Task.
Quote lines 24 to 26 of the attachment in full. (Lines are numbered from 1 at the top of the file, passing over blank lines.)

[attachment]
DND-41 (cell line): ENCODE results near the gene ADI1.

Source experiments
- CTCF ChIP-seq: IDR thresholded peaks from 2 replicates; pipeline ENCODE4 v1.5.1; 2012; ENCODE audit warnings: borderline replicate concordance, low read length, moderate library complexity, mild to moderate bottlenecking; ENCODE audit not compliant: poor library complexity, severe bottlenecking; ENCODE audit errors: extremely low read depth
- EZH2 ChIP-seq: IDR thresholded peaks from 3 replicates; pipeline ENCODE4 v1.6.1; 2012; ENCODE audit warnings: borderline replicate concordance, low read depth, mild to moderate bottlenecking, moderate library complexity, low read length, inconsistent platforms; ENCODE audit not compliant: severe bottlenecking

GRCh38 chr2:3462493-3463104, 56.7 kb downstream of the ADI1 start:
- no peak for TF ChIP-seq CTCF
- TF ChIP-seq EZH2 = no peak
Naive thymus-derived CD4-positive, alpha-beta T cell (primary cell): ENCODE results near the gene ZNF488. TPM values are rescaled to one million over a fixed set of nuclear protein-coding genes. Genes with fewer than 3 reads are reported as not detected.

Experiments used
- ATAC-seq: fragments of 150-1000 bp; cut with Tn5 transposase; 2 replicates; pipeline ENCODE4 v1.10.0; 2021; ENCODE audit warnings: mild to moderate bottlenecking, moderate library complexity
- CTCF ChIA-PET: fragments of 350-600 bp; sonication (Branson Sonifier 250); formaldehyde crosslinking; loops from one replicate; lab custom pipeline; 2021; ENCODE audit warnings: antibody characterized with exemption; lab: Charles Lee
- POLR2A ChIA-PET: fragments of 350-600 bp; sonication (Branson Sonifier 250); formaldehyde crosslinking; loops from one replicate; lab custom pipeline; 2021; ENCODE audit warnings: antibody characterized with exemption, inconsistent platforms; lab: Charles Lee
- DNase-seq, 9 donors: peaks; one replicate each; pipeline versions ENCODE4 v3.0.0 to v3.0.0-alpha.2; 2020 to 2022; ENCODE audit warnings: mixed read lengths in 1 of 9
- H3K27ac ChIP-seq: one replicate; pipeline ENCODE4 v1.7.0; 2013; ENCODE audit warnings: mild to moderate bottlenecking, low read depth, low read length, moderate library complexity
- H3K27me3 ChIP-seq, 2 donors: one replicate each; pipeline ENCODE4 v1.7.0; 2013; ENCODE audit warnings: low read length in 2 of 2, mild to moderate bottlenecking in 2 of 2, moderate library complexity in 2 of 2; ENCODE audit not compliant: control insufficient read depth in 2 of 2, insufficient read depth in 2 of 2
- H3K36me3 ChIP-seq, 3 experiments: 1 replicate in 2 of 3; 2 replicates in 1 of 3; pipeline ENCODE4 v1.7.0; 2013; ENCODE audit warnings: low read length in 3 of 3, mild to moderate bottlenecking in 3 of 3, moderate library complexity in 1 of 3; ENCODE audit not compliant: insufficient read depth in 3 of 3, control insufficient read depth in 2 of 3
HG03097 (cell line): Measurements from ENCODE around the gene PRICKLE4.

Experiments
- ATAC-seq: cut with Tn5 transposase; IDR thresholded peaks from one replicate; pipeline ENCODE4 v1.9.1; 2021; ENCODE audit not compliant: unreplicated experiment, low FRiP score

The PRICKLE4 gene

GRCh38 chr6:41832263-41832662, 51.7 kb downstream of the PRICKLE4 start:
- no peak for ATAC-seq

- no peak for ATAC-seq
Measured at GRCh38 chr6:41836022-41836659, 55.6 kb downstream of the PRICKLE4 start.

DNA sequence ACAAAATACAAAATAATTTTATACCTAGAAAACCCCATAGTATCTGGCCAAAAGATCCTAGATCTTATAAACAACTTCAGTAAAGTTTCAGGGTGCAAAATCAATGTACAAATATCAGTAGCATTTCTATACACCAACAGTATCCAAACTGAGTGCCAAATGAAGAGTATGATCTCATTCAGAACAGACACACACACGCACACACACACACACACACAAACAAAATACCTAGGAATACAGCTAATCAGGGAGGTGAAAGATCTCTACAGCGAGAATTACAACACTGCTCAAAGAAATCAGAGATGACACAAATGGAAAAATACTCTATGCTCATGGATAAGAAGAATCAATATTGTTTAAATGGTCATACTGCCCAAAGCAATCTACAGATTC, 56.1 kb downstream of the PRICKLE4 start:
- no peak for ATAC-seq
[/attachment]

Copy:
Measured at GRCh38 chr6:41836022-41836659, 55.6 kb downstream of the PRICKLE4 start.

DNA sequence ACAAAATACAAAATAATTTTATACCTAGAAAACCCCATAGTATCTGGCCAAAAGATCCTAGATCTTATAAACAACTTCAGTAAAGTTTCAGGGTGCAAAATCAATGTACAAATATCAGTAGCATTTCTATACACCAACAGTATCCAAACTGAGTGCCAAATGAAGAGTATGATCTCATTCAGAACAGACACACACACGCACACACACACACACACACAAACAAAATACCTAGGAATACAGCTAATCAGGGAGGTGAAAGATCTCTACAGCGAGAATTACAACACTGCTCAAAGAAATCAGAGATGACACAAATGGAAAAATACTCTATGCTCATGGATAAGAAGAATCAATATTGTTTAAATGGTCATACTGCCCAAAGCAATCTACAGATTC, 56.1 kb downstream of the PRICKLE4 start:
- no peak for ATAC-seq